Jeanna Smialek

Jeanna Smialek Reporter, New York Times

Jeanna Smialek reports on the Federal Reserve and the economy at the New York Times and is writing a book for Knopf on how the Fed has evolved in the 21st century. She previously covered central banking at Bloomberg News, where she also wrote feature stories for Businessweek magazine. Smialek attended the University of North Carolina, Chapel Hill, and recently graduated from New York University with her MBA. She grew up in Mars, Pa., a small town outside Pittsburgh, and lives in New York City.

William Spriggs

William Spriggs Chief Economist, AFL-CIO, and Professor of Economics, Howard University

William Spriggs is a professor of economics at Howard University and serves as chief economist to the AFL-CIO. In that role, he chairs the Economic Policy Working Group for the Trade Union Advisory Committee to the Organization for Economic Cooperation and Development. He serves on the board of the National Bureau of Economic Research and the advisory board of the Minneapolis Fed’s Opportunity & Inclusive Growth Institute. He is also on the editorial boards for the Public Administration Review and the Journal of the Center for Policy Analysis and Research (of the Congressional Black Caucus Foundation). He was the 2014 recipient of the NAACP Benjamin L. Hooks’ Keeper of the Flame Award. From 2009 to 2012, Spriggs served as assistant secretary for the Office of Policy at the U.S. Department of Labor, to which he was appointed by President Barack Obama and confirmed by the U.S. Senate.

Ebonya Washington

Ebonya Washington Samuel C. Park Jr. Professor of Economics, Yale University

Ebonya Washington is the Samuel C. Park Jr. professor of economics at Yale University and a research associate at the National Bureau of Economic Research. She earned her Ph.D. from MIT in 2003. Washington’s research specializes in public finance and political economy with interests in the interplay of race, gender, and political representation; the behavioral motivations and consequences of political participation; and the processes through which low-income Americans meet their financial needs. Her work has appeared in the American Economic Review and the Quarterly Journal of Economics. Washington is currently co-chair of the American Economic Association’s Committee on the Status of Minority Groups in the Economics Profession. She also serves as an associate editor for the Quarterly Journal of Economics and the Journal of Economic Perspectives.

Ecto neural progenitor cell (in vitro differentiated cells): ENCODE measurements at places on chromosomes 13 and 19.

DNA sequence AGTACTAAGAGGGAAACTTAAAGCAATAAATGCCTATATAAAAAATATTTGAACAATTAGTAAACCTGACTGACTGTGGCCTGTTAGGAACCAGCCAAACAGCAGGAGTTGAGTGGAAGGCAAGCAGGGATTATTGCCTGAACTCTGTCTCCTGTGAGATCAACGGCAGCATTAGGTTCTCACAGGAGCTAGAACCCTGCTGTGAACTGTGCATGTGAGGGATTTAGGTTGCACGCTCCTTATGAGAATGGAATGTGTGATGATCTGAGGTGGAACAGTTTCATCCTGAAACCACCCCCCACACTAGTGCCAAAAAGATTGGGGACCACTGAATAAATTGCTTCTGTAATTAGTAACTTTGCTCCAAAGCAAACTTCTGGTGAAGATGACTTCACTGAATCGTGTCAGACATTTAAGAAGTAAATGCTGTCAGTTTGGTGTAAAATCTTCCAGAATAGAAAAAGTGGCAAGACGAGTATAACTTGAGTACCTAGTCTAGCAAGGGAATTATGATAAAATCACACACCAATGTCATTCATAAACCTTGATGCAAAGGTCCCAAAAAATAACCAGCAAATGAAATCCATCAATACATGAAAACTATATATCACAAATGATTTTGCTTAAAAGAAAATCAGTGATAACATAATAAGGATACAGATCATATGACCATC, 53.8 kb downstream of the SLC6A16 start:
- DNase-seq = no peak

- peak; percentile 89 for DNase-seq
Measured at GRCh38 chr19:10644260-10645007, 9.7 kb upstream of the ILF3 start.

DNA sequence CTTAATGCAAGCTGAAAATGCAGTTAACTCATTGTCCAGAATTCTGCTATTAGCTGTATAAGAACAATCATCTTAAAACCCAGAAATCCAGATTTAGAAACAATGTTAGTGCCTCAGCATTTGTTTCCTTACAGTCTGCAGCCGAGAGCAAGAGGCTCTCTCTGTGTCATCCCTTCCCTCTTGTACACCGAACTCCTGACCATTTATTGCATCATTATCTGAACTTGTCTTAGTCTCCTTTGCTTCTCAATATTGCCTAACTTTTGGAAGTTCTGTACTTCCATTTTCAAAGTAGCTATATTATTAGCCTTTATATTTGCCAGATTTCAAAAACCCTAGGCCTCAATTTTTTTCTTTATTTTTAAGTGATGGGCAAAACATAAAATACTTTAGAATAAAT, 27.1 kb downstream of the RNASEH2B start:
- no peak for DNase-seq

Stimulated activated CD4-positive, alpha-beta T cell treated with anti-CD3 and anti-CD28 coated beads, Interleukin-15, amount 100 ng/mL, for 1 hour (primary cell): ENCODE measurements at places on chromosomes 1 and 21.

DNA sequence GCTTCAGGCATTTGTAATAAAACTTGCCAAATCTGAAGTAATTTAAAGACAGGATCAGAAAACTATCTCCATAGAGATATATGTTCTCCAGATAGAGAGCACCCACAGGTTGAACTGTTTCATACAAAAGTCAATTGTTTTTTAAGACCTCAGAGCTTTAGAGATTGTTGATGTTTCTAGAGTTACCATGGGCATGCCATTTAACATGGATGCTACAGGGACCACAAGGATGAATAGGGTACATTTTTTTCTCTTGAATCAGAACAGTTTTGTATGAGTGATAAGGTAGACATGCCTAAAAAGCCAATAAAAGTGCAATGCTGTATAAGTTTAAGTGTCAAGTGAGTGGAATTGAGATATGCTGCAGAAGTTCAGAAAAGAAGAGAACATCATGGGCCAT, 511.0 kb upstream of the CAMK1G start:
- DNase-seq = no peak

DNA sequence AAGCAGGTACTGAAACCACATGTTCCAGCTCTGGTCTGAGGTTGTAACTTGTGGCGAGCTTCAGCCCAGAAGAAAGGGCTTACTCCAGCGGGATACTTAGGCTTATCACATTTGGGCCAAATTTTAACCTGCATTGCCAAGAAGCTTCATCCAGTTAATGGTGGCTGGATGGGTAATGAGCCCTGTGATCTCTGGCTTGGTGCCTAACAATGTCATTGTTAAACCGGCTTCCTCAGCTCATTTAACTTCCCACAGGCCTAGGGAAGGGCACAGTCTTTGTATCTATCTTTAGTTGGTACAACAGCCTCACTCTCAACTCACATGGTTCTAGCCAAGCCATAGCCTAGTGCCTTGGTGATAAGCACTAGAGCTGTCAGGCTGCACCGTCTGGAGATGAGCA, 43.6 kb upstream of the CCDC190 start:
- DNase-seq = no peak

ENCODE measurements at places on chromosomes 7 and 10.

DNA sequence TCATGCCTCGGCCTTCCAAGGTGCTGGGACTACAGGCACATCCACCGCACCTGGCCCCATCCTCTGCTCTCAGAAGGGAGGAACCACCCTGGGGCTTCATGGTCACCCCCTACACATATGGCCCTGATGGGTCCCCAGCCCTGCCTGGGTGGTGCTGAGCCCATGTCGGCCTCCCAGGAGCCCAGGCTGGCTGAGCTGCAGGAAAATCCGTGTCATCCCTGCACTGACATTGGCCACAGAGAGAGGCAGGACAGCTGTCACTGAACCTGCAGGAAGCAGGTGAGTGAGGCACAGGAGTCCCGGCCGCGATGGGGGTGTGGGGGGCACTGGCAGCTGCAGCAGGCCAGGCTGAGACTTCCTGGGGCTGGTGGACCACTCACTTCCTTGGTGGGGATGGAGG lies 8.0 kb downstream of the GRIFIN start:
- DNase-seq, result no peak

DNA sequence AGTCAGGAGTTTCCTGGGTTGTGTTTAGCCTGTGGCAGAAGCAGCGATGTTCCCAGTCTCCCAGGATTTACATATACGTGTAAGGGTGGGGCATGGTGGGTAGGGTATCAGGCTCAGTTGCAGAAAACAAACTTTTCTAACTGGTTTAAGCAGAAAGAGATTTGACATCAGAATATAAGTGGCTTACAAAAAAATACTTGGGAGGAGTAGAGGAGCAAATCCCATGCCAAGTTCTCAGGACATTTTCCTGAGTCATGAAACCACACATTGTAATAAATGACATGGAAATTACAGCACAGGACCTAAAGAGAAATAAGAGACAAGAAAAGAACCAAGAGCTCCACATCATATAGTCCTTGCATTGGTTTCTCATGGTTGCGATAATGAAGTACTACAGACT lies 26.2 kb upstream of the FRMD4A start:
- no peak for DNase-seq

David Wilcox

David Wilcox Senior Fellow, Peterson Institute for International Economics

David Wilcox is a senior fellow at the Peterson Institute for International Economics. His current research focuses on the U.S. macroeconomy, monetary policy, and diversity and inclusion, especially in the economics profession. Prior to joining the Peterson Institute, he served for many years on the staff of the Federal Reserve Board, including as deputy director (2001–11) and director (2011–18) of the Division of Research and Statistics. In the latter role, Wilcox functioned as the chief economist of the division, a senior adviser to three successive chairs of the Federal Reserve Board, the division’s lead for strategic direction, and its chief manager.


Conversation Leader Pledges

We recognize those who have committed to promoting awareness of this event within their organizations or discussing it with colleagues, staff, or students. We appreciate their leadership in continuing the conversation around racism in the economics profession.


About the series

Understanding the implications of structural racism in America’s economy and advancing actions to improve economic outcomes for all.

Racism forms the foundation of inequality in our society. It limits opportunity for people of color and threatens the health of our economy. While the global pandemic has intensified racial and economic disparities, the killing of George Floyd has galvanized people from all walks of life to address the systems and structures that enable and perpetuate these outcomes.

Hosted by all 12 District Banks of the U.S. Federal Reserve System, “Racism and the Economy” is a virtual series that brings together community, business, and academic leaders to examine the economic impact of racism and advance bold ideas and concrete actions to achieve an economy that makes opportunity available to everyone.